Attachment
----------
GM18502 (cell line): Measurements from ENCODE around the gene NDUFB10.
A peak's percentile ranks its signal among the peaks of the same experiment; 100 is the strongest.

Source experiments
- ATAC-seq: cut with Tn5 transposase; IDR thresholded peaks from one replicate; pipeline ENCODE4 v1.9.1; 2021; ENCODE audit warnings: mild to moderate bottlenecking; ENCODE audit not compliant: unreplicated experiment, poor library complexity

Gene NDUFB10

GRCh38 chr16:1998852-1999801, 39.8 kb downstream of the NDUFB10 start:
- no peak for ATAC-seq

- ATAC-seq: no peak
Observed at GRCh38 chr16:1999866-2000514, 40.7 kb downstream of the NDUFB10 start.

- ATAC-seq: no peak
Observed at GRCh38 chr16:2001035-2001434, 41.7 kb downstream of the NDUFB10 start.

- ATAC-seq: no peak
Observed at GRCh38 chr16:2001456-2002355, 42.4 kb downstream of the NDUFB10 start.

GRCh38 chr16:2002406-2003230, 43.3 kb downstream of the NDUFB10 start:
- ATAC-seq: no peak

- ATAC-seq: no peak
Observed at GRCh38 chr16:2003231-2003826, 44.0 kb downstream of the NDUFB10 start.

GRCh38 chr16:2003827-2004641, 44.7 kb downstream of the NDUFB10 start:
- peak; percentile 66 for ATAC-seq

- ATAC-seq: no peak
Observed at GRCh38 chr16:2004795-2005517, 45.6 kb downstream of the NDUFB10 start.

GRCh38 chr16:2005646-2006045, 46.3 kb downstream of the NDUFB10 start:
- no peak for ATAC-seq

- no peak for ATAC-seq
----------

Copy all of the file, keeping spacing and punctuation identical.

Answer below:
GM18502 (cell line): Measurements from ENCODE around the gene NDUFB10.
A peak's percentile ranks its signal among the peaks of the same experiment; 100 is the strongest.

Source experiments
- ATAC-seq: cut with Tn5 transposase; IDR thresholded peaks from one replicate; pipeline ENCODE4 v1.9.1; 2021; ENCODE audit warnings: mild to moderate bottlenecking; ENCODE audit not compliant: unreplicated experiment, poor library complexity

Gene NDUFB10

GRCh38 chr16:1998852-1999801, 39.8 kb downstream of the NDUFB10 start:
- no peak for ATAC-seq

- ATAC-seq: no peak
Observed at GRCh38 chr16:1999866-2000514, 40.7 kb downstream of the NDUFB10 start.

- ATAC-seq: no peak
Observed at GRCh38 chr16:2001035-2001434, 41.7 kb downstream of the NDUFB10 start.

- ATAC-seq: no peak
Observed at GRCh38 chr16:2001456-2002355, 42.4 kb downstream of the NDUFB10 start.

GRCh38 chr16:2002406-2003230, 43.3 kb downstream of the NDUFB10 start:
- ATAC-seq: no peak

- ATAC-seq: no peak
Observed at GRCh38 chr16:2003231-2003826, 44.0 kb downstream of the NDUFB10 start.

GRCh38 chr16:2003827-2004641, 44.7 kb downstream of the NDUFB10 start:
- peak; percentile 66 for ATAC-seq

- ATAC-seq: no peak
Observed at GRCh38 chr16:2004795-2005517, 45.6 kb downstream of the NDUFB10 start.

GRCh38 chr16:2005646-2006045, 46.3 kb downstream of the NDUFB10 start:
- no peak for ATAC-seq

- no peak for ATAC-seq